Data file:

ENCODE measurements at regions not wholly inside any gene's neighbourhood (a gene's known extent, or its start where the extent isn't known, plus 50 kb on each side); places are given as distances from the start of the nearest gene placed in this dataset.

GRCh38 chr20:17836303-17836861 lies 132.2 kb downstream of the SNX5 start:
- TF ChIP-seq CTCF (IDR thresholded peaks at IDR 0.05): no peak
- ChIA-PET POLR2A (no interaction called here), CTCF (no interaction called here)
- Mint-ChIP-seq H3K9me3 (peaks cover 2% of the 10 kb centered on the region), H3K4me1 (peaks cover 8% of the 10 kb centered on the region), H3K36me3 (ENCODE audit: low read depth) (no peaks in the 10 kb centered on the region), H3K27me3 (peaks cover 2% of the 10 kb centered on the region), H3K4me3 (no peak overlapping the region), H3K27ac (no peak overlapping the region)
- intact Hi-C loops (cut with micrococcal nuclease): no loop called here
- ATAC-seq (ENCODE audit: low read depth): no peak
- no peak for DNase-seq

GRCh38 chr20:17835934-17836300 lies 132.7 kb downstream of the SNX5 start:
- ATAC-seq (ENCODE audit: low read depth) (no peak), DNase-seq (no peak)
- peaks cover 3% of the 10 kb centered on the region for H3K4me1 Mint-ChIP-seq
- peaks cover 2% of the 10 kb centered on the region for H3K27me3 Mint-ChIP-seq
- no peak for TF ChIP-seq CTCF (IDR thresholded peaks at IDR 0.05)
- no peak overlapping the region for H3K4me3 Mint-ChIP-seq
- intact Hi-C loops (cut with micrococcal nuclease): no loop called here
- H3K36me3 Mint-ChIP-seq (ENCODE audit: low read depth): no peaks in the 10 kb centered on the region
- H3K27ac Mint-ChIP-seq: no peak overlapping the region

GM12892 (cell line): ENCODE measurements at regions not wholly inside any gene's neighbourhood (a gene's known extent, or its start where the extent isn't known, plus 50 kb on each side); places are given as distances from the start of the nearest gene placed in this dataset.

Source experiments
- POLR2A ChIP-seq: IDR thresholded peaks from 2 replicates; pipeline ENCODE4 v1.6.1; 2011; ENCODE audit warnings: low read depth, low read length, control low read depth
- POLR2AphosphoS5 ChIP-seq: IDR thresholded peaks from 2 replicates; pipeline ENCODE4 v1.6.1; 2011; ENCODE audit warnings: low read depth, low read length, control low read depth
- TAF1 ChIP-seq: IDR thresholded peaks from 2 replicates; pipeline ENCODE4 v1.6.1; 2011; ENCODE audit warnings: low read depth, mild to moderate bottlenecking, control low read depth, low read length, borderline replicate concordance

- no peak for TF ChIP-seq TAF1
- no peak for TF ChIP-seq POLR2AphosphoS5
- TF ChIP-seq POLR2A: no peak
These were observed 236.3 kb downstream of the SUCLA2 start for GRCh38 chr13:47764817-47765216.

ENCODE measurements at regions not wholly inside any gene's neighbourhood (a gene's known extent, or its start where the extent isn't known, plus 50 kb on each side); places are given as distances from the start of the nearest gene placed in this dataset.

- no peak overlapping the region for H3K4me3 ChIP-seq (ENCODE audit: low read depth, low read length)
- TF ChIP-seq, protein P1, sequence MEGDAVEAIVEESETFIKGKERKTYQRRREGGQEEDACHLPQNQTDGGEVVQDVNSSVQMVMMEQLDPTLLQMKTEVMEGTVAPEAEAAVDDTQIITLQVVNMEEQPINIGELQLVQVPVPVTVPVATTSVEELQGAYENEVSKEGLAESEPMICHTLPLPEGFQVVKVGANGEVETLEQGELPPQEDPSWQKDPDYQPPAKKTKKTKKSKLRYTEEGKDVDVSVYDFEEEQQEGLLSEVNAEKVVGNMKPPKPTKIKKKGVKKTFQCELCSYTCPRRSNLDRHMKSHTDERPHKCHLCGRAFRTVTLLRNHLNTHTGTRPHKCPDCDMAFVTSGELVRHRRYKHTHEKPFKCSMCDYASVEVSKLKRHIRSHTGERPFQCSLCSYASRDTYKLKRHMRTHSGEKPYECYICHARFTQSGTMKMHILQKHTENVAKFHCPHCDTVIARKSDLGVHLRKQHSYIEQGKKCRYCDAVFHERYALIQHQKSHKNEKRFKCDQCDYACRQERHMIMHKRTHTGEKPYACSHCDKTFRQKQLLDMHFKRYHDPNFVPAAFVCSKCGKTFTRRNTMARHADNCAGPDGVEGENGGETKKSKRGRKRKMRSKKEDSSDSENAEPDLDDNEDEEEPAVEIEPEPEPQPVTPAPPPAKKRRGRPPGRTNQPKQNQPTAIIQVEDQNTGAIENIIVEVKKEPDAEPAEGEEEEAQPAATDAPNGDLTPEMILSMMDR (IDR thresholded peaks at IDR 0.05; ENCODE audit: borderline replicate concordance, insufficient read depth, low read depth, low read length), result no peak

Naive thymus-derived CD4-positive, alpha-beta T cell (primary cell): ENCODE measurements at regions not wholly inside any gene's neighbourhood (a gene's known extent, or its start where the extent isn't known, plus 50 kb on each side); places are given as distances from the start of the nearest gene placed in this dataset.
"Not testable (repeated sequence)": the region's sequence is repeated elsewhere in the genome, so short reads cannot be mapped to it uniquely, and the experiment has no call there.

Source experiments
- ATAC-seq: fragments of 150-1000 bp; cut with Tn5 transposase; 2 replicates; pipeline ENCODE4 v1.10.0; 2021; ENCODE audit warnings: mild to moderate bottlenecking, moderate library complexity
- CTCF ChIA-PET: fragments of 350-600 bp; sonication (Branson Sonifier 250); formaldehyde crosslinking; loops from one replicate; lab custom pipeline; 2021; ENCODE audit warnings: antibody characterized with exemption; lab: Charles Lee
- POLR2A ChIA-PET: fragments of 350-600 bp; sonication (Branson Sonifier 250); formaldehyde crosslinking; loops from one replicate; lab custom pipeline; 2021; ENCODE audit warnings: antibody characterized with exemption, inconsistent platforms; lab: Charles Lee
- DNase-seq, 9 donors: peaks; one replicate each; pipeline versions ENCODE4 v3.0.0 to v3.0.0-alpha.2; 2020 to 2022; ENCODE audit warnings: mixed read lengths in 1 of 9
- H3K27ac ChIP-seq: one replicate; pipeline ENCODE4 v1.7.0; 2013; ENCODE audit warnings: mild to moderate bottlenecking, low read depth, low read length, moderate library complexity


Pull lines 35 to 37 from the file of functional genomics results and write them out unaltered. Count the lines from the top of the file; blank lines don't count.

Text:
- POLR2A ChIA-PET: fragments of 350-600 bp; sonication (Branson Sonifier 250); formaldehyde crosslinking; loops from one replicate; lab custom pipeline; 2021; ENCODE audit warnings: antibody characterized with exemption, inconsistent platforms; lab: Charles Lee
- DNase-seq, 9 donors: peaks; one replicate each; pipeline versions ENCODE4 v3.0.0 to v3.0.0-alpha.2; 2020 to 2022; ENCODE audit warnings: mixed read lengths in 1 of 9
- H3K27ac ChIP-seq: one replicate; pipeline ENCODE4 v1.7.0; 2013; ENCODE audit warnings: mild to moderate bottlenecking, low read depth, low read length, moderate library complexity